Skills development at an International Negotiation Festival
On April 23th, 88 students, managers and professors from several parts of the world developed and discussed their negotiation skills. It was a truly global event: Europeans (from the Netherlands, Germany, Spain, France, Italy, Scotland, and Eastern Europe) collaborated in virtual teams with Asians (Indonesian, Japanese) and Americans.
In my keynote, I summarized some results of our negotiation research concerning negotiation performance. Can people can predict their negotiation performance? What is the influence of personality and culture upon negotiation performance in distributive (“win-lose”) and integrative (“win-win”) negotiations?
The SVI (subjective Value Indicator), which measures expectations of negotiation outcome and relationships, is a highly significant predictor of negotiation performance. In impact of personal traits on the SVI varies per country. It is important to know your personal strength & weaknesses, establish trust and relationships when negotiating. Sometimes task conflicts can increase team performance (“creative friction”), while relationship conflicts mostly reduce team output.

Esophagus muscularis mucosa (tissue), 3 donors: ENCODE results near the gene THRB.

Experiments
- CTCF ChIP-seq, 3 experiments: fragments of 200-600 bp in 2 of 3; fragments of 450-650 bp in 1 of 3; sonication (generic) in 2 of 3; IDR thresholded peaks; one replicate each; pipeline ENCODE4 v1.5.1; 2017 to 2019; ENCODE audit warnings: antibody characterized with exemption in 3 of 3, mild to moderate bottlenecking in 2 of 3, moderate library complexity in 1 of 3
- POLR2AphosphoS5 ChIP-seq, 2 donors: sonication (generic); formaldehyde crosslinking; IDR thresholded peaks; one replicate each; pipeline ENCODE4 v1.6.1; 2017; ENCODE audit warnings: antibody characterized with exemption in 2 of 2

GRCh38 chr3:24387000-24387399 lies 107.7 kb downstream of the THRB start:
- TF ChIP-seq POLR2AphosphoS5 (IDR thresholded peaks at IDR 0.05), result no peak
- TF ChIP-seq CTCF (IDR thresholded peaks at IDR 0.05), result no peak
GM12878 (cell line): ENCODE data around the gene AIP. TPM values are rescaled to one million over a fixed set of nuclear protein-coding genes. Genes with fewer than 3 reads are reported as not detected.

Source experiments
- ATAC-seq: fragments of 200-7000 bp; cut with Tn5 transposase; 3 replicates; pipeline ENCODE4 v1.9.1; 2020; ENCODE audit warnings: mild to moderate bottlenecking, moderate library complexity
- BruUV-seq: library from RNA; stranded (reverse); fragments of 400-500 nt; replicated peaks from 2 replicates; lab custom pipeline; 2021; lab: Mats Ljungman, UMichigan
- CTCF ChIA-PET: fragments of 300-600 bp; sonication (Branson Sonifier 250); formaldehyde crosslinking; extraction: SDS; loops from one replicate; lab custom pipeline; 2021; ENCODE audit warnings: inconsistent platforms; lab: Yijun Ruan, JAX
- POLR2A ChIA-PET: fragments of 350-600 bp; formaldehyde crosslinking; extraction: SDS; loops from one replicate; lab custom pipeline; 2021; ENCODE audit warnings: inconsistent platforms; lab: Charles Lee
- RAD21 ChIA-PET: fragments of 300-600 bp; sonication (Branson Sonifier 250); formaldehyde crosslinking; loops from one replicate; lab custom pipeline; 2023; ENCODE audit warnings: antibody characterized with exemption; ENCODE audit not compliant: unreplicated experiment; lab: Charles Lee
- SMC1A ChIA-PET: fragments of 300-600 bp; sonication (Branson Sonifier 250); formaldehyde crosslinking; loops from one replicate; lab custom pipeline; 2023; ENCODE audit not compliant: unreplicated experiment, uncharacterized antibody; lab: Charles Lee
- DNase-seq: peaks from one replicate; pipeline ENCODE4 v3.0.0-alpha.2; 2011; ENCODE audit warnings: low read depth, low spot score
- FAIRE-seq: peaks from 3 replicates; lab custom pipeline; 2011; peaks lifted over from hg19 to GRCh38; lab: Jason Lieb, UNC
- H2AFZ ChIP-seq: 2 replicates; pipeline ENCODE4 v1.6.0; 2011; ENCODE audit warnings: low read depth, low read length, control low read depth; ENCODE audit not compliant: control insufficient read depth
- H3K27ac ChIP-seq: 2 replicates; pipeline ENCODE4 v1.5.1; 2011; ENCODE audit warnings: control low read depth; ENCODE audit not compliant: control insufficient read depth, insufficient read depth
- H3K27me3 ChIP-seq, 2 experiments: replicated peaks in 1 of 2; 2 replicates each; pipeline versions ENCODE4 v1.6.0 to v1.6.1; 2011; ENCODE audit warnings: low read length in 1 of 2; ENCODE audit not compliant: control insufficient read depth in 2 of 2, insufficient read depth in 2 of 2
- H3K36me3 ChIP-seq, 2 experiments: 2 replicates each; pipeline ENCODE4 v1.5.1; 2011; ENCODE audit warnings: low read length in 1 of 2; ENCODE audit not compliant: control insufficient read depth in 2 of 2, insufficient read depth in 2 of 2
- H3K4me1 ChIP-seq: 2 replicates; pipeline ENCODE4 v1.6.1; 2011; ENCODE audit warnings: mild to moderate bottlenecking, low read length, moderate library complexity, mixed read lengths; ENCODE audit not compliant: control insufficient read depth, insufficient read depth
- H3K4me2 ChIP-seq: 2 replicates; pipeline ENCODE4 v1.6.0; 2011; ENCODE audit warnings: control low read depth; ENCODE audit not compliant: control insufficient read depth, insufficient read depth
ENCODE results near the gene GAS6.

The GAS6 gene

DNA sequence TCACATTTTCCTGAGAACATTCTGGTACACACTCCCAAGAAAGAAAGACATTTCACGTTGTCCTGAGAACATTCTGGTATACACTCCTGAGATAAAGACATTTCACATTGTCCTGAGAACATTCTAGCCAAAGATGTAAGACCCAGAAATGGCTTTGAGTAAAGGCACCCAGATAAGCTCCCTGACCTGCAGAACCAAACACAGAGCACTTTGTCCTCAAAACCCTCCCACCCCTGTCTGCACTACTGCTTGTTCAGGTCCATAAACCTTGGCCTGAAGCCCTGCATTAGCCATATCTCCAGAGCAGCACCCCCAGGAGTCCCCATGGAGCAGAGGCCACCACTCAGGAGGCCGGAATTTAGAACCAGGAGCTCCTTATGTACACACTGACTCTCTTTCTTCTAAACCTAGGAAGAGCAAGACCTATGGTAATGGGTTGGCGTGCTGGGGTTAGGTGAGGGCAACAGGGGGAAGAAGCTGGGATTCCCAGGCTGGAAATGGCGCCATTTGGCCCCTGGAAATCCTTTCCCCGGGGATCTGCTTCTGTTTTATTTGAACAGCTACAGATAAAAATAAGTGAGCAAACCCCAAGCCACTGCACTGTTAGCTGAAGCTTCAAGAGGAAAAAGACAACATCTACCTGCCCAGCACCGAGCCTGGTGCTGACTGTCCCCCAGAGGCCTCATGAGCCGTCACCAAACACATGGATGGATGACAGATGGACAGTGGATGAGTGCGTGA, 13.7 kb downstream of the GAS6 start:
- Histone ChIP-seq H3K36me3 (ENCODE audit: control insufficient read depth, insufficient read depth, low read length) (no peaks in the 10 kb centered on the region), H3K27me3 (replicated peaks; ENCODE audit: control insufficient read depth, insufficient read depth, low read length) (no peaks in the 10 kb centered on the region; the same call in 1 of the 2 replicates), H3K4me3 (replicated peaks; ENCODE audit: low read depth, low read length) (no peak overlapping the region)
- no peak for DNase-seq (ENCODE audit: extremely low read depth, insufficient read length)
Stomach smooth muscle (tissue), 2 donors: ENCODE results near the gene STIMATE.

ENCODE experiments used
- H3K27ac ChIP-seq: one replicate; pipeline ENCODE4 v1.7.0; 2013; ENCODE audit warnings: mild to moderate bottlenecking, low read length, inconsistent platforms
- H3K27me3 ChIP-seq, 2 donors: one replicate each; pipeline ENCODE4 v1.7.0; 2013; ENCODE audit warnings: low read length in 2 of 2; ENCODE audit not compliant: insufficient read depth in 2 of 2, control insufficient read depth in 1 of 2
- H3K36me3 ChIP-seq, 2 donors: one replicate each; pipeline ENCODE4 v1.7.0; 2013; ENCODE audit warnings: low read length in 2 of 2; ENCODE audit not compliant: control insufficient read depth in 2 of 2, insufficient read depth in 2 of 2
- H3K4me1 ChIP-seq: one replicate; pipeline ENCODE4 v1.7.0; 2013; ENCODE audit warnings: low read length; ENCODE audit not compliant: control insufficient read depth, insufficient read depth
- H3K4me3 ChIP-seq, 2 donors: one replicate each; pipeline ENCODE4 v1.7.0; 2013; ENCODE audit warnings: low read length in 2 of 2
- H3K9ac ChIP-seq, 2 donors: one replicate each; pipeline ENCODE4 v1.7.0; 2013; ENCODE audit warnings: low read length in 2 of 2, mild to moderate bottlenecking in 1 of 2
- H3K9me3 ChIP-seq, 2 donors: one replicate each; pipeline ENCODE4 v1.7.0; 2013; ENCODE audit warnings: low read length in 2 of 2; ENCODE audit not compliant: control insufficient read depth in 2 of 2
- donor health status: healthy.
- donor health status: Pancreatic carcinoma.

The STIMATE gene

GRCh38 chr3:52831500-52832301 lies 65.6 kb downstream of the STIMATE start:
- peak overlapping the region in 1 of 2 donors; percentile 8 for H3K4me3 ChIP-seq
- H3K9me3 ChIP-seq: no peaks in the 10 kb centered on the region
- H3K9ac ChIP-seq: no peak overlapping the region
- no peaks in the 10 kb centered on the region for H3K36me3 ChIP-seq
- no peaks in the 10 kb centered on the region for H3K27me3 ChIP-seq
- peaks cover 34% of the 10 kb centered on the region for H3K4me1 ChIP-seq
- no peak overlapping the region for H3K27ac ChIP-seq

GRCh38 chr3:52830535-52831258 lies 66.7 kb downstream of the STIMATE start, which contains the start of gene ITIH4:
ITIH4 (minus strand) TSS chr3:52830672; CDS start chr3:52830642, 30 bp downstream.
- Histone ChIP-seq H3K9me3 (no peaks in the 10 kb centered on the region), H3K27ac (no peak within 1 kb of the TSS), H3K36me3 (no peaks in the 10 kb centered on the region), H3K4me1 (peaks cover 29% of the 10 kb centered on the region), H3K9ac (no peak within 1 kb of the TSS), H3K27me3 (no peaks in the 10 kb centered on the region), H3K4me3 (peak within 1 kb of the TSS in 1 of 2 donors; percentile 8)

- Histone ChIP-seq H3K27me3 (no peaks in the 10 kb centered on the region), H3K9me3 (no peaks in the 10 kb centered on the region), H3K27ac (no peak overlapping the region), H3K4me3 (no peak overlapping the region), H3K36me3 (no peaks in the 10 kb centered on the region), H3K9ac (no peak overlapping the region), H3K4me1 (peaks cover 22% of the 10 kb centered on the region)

In serious games, we train our students to identify the BATNAs (Best Alternative to Negotiated Agreement =No-Deal Option) of negotiators, to become more aware of non- verbal communication aspects, ethical, and cross-cultural aspects. Although preparation is important, one should be flexible at the same time to modify perceptions, provide alternatives, and be creative. Considering the other’s view point increases your own negotiation benefit!
Michiel de Hair, open innovation hub manager Fujifilm, and Matthias Hausman, manager chemistry & environment of CEWE, highlighted their cross-cultural negotiation experiences. Will Baber, associate professor of the graduate school of Management of Kyoto University and negotiation expert, reflected upon these.
During an alliance game, the participants exercised the selection process of international business partners. In speed dates, they negotiated crucial collaboration aspects with potential foreign partners based in Scandinavia and Hong Kong.
Using an alliance scan, the teams selected and pitched their choice for a business partner.
Ultimately, we discussed success & failure factors of starting a business alliance. In the two videoclips below, you can find some conclusions of the business partners.
I would like to thank the contributors in alphabetical order: Allard van der Slikke (NL), Anne Seela (Ger), Bagus Panuntun (Ind), David Moffat (UK), Giulia Viero (IT), James Small (UK), Joakim Wren (Swe), Ko Momotani (JPN), Martian Slagter (NL), Matthias Hausman (Ger), Michiel de Hair (NL) , Rogier de Jong (NL), Sandra Prent (NL), Will Baber (USA) and Yuko Yahashi (JPN).